Its camera can shoot in 1080p full HD resolution, and take great pictures with its wide-angle 14-megapixel lens. It can even capture in RAW and DNG image formats, giving you the ability to edit them professionally afterwards. 

At £349, it’s great value for money, and you can control it with your smartphone. Or, for £499 price point you can also get the brand new Skycontroller 2 control pad and the first person view (FPV) glasses, which let you watch the live stream of the camera’s video feed in real time. 

Skycontroller 2 gives you an impressive 2km range when piloting the drone, while the glasses can stream 1080p video footage right to your eyes. 

There’s also the all-new Parrot Bebop 2 Power which comes with 60 minutes battery life thanks to shipping with two batteries. You can buy the Power FPV pack with VR goggles and the physical remote for just £549. 

Parrot Swing


  • Auto take off and landing
  • Up to 19mph speed
  • Rotate 90-degrees to fly forwards
  • Up to 60m range

This is an affordable fun way to try out drone flying.

The Swing is a relatively unusual form factor for Parrot, and was first drone to be able to fly with its propellers faced upwards like a regular quadcopter, or turn and fly horizontally like an X-Wing fighter. It’s lightweight, easy to fly, and has a camera onboard.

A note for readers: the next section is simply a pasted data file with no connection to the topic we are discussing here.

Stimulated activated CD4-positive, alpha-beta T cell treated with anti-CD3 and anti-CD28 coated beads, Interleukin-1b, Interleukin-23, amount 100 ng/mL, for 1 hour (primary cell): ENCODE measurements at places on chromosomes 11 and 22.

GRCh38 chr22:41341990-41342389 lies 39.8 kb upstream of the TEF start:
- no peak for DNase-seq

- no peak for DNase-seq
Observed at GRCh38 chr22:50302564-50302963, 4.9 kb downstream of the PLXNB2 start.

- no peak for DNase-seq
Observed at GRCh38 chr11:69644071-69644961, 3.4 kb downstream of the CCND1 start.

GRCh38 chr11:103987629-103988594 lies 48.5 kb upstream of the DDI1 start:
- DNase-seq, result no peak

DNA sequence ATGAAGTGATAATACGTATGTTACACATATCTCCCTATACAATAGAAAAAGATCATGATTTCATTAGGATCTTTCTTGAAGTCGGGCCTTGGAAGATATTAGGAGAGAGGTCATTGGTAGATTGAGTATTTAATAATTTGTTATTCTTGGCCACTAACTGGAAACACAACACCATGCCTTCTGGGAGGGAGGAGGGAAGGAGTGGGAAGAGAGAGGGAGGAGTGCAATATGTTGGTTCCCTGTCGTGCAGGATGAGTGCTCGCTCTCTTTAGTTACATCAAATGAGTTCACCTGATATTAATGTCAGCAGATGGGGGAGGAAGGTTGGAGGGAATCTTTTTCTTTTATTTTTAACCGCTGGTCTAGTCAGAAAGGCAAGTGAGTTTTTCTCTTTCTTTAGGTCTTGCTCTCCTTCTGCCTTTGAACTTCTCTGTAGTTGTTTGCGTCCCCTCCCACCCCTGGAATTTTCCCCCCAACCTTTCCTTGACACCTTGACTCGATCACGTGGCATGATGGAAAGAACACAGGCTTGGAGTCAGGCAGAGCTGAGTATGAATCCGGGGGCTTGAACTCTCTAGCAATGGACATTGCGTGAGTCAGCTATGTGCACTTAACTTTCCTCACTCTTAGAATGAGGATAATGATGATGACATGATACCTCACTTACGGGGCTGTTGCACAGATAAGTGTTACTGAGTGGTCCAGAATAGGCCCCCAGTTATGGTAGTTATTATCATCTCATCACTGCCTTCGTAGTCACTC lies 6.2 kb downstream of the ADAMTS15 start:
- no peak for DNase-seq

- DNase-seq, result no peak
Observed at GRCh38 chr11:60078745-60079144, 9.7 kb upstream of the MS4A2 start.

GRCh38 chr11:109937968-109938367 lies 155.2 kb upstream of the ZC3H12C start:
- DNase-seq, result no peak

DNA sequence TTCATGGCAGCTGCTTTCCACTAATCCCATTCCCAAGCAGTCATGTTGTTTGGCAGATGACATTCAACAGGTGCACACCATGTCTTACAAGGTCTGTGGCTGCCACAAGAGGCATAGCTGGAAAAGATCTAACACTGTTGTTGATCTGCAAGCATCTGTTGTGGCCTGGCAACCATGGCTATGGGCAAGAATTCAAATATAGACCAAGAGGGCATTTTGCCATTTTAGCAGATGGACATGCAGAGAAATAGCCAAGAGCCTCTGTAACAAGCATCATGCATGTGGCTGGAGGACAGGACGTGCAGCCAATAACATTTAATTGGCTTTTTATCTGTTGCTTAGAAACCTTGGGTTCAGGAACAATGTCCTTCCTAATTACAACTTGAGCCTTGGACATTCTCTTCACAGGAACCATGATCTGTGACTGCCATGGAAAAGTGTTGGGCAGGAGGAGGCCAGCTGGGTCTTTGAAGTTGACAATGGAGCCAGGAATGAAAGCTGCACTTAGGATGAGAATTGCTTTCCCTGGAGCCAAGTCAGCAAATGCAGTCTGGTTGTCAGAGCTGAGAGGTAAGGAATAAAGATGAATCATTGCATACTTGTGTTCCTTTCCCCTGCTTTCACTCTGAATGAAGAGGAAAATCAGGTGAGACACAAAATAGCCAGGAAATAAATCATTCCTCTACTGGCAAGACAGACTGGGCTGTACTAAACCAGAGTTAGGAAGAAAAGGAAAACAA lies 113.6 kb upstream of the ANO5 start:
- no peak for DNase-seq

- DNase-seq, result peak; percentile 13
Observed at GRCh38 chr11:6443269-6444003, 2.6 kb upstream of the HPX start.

Although its wings are relatively large, they’re made from a polystyrene/styrofoam-like material, making the aircraft very lightweight. This means that while it’s not exactly sturdy, it’s so light it’s unlikely to get damaged from dropping to the floor. 

You can control it either by using the included gamepad-style controller, or by downloading the app on to your iPhone or Android smartphone. 

Parrot Disco


  • First person view glasses
  • Up to 45mins flight time
  • 1.24 mile/2km range
  • Fixed wing design
  • Up to 50mph

If you’re looking for something entirely different, there’s Parrot’s fixed-wing beast, the Disco. Unlike most hobby and toy drones, the Disco is fixed wing. That means it looks more like a plane than a quadcopter.

It can fly as fast as 50mph and has a battery that’ll get you up to to 45 minutes of flying time, which is pretty remarkable in the drone world. It’s got a built in computer/brain called CHUCK, which helps provide its auto-piloting capabilities. Just press the start-up button, hold it until ready, then throw the drone like a frisbee, then the autopilot takes over. 

Because of its vast wingspan, it doesn’t need four propellers to keep it airborne. Instead, it has one blade at the back to propel it forwards, while the wings ensure it stays in the sky. 

It has 1080p video recording which has three axis stabilisation, and 32GB of onboard storage to host all of your captured footage. What’s more, you can view all this footage in real-time while flying, using the FPV glasses. 

Author: Cam Bunton Go to Source